2:18 PM EDT
Howard L. Berman, D-CA 28th

Mr. BERMAN. Thank you, Chairman Conyers, for those kind words.

I rise today in support of H.R. 4279. American inventors, artists and businesses rely on intellectual property rights to protect the value of their creative works. These works, unfortunately, are being ripped off around the world. The rampant counterfeiting and piracy of U.S. products is having a devastating impact on our economy.

Counterfeit and pirated products may account for up to 8 percent of world trade, and a significant portion of this illicit trade are knock-offs of American products. Latest estimates indicate that U.S. businesses lose up to $250 billion a year due to intellectual property theft. This level of counterfeiting and piracy of U.S. intellectual property rights translates to job losses, lower tax receipts, and a greater trade deficit. It has also led to public health and safety threats ranging from

exploding batteries to toxic pharmaceuticals to sawdust brake pads.

The economic threat and safety problems that counterfeit and pirated products pose for U.S. businesses and consumers must be dealt with. Given the difficult economic times we find ourselves in, it is that much more important that we address these problems quickly and effectively.

I am aware of the recent efforts the administration has taken to stem the tide of counterfeit and pirated products. The Department of Homeland Security has seized record numbers of counterfeit and pirated goods coming through the border. The Department of Justice is prosecuting and convicting more intellectual property thieves. The Patent and Trademark Office has stationed representatives in foreign countries to advocate for better enforcement. However, despite these efforts, intellectual property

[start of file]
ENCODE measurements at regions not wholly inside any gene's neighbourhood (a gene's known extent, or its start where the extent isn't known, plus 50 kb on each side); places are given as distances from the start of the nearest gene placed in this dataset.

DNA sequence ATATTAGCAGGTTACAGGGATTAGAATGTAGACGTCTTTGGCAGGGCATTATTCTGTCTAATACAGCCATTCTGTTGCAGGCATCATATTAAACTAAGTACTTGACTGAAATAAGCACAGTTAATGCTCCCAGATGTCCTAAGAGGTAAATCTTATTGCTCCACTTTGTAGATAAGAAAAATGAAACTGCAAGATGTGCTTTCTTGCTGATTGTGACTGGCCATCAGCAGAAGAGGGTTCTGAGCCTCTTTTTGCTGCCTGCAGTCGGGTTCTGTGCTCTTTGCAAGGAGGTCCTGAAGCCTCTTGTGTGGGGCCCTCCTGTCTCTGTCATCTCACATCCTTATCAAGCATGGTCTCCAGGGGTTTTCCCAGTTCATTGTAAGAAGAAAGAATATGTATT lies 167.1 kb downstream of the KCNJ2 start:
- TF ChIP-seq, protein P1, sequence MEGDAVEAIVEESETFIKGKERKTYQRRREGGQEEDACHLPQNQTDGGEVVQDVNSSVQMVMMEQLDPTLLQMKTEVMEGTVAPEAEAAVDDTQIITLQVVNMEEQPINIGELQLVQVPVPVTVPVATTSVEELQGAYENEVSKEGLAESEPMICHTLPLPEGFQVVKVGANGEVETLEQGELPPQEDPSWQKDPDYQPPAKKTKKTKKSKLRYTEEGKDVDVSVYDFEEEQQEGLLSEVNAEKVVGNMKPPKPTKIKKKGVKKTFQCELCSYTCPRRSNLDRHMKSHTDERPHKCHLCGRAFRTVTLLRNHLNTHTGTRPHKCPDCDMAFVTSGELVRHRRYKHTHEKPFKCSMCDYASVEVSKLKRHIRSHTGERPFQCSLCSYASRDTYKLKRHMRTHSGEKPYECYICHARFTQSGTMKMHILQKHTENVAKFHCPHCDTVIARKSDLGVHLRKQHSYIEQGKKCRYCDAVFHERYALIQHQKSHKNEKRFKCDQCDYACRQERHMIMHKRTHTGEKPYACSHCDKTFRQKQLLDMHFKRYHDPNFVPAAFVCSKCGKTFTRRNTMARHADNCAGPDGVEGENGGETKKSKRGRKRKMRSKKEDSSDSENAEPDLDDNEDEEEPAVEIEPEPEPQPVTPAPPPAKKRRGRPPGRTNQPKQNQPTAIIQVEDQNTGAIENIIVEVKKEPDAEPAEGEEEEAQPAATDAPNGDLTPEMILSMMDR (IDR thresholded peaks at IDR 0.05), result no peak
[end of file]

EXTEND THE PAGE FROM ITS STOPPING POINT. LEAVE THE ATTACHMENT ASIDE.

theft is on the rise. More must be done. H.R. 4279 is more.

The Act strengthens our civil and criminal laws in ways that attack the organizational structures intellectual property thieves are using and reduce the economic incentives that thieves have to engage in commercial scale counterfeiting and piracy. The Act devotes more resources to investigate and prosecute intellectual property crimes. The Act also provides more resources for the U.S. Government to work with other governments to improve intellectual property enforcement abroad.

And probably most importantly, H.R. 4279 provides a permanent and effective means of coordinating intellectual property enforcement activities. This includes the creation of an intellectual property enforcement representative in the Executive Office of the President and requiring that a national strategic plan to counter intellectual property theft be created, complete with clear goals and benchmarks that will facilitate accountability.

I'd like very much to thank Chairman Conyers, Ranking Member Smith, and Subcommittee Ranking Member Coble and all of their staffs, as well as mine, for the hard work they've put into crafting this bill. The hard work shows in both the scope of the reforms and in the strong support for the bill by U.S. businesses and labor groups, and Chairman Conyers outlined a number of those organizations and the broad sweep that they cover and their strong endorsement.

I'm also pleased to say that the amendments adopted in the bill before us go a long way in alleviating concerns raised over the operational independence of agencies like the USTR and the Department of Justice, without compromising the underlying reforms.

H.R. 4279 will bolster U.S. efforts to combat counterfeiting and piracy, and I urge support of the bill.